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Georges Braque (Robert Doisneau 1953)

The original photograph of Braque's hands was reproduced in Le Point XLVI, October 1953. I have a framed copy of this photograph opposite my desk – I see it every time I look up from the computer.

For the last 18 months or so, I've been thinking a lot about Braque again – all sorts of things, but particularly about the late 'Atelier' paintings. This, though, is about Braque's invention of papier colle and other events of 1912.

Braque invented papier colle while staying at Sorges, a village near Avignon, France. He and Picasso had arrived in Sorges in the late summer of 1912 following an earlier stay in Ceret.

During (probably) the second week of September 1912, Picasso had to return to Paris briefly to sort out his new studio, and only returned to Sorges towards the end of the month. While Picasso was away in Paris, Braque made the first papier colle using three pieces of wallpaper simulating wood-graining.

In a later conversation with Douglas Cooper, Braque confessed that he had seen this roll of wallpaper in a local shop when he and Picasso first arrived at Sorges, but waited until Picasso had left for Paris before buying it and using it to make the first papier colle (source John Golding).

One of Picasso's many pet names for Braque was 'Vilbour' or 'Wilbourg', a reference to Wilbur Wright (see Alex Danchev: 'Georges Braque'). Picasso saw in his working partnership with Braque through the period 1908 to 1914 something that resonated with that between the brothers Wilbur and Orville Wright, the pioneers of sustained powered flight.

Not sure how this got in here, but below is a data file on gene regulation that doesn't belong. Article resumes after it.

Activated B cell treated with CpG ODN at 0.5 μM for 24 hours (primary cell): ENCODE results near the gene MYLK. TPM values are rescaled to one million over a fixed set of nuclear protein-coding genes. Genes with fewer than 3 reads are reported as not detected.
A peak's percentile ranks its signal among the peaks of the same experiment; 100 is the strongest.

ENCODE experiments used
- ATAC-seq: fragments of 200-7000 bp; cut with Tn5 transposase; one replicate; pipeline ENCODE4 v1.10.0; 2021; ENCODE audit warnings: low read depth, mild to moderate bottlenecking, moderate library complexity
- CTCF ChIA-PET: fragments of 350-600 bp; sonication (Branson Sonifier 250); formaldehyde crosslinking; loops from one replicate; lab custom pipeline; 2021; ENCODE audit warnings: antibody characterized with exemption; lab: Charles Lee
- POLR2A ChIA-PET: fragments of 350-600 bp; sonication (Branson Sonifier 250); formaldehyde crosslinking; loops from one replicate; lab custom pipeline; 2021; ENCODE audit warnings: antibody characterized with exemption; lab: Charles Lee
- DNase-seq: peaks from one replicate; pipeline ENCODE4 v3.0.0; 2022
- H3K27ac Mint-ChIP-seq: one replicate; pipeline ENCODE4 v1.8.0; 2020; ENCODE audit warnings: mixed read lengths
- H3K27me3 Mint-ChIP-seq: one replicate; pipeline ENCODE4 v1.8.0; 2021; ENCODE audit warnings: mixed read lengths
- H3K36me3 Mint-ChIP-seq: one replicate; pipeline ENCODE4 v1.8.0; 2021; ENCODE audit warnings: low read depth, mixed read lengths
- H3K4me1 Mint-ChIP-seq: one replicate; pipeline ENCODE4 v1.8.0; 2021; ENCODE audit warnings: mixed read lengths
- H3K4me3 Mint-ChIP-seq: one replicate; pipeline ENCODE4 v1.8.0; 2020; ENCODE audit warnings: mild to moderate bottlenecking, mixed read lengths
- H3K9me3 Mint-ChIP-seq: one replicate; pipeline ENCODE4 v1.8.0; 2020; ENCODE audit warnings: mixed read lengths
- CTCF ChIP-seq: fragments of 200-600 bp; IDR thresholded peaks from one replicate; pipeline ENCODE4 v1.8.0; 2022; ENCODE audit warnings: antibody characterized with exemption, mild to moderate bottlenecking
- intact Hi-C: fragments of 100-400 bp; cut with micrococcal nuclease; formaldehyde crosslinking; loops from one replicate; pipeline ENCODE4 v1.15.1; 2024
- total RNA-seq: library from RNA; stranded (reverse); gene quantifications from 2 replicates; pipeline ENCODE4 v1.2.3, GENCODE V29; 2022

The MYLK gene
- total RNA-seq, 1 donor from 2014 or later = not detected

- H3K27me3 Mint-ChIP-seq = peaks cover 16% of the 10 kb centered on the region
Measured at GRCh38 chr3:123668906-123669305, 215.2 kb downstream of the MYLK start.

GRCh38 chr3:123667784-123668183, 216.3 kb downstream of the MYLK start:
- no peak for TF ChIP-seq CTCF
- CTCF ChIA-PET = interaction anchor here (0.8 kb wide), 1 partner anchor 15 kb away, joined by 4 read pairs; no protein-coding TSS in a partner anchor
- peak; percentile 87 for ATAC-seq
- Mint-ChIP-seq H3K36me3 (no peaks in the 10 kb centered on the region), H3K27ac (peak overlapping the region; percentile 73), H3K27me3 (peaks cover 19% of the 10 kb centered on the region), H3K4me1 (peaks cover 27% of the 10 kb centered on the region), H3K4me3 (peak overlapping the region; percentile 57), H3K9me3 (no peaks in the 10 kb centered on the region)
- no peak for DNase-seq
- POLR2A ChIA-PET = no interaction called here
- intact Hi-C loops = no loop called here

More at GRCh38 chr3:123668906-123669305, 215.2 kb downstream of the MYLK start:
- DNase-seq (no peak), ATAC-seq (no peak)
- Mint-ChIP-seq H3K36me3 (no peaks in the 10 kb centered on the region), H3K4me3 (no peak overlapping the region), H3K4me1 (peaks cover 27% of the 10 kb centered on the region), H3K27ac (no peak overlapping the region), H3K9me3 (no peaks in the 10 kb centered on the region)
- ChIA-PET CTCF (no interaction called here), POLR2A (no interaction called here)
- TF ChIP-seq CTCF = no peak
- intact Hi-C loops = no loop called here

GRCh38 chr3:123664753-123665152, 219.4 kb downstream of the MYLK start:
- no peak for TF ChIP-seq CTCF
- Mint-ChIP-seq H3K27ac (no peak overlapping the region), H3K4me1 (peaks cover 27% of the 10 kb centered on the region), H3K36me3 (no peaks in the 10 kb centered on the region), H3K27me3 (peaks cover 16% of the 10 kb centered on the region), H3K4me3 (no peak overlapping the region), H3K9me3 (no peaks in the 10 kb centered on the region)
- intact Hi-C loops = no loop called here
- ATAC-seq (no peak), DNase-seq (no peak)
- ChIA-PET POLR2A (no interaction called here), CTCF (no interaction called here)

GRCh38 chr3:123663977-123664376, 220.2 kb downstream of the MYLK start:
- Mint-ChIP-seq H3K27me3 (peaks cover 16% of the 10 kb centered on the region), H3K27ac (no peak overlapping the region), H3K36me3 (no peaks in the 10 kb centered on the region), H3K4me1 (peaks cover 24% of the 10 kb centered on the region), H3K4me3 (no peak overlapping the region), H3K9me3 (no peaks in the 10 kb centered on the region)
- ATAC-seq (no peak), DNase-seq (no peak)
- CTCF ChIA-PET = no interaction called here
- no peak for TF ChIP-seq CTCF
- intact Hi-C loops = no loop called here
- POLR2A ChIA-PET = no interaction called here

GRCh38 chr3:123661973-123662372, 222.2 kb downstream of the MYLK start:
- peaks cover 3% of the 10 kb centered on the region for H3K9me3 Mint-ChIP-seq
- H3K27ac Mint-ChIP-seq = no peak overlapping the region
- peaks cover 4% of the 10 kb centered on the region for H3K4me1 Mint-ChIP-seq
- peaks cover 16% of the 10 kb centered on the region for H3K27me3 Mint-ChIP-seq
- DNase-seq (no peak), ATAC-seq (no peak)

In the Wright Brothers' article on their experiments in flight (published in Century Magazine, September 1908) the paragraph beginning "To work intelligently…" could be read as a conversation between Braque and Picasso on the development of Cubism – the sort of conversation as recorded by Salmon in La Jeune Sculpture Francais.

On 8th August 1908, Wilbur Wright was at Le Mans racetrack to demonstrate the capabilities of the Wright Flyer "in front of a cynical crowd of French reporters and public dignitaries". By chance, Louis Vauxcelles' 1908 review of the first Cubist exhibition in Gils Blas, in which he describes Braque as "an exceedingly bold young man", appeared under a report on Wilbur Wright's record breaking flight at Le Mans.

So where's all this going? Well, simply I want to note an intriguing sequence of events that happened in 1912. These are:

• the death of Wilbur Wright on 30th May 1912, at about the same time that Picasso was busy on three paintings titled 'Notre avenir est dans l'air' – Our Future is in the Air. I often wonder if Wilbur Wright's early death began the disintegration of Picasso and Brague's working partnership – a process that was completed when Braque enlisted in the French army to fight in the First World War.

• Braque making the first papier colle, 'Compotier et Verre', in September 1912, and how his inclusion of those three pieces of wallpaper imitating wood-graining changed the possibilities of painting forever.

• Radul Minkov and Prodan Toprakchiev, both pilots in the Bulgarian Air Force, carrying out the first aerial bombing on 16th October 1912 at Karaagac near Edime. And how this must have changed our future in the air forever, and, without doubt, led to Braque being bombed while on the Western Front.

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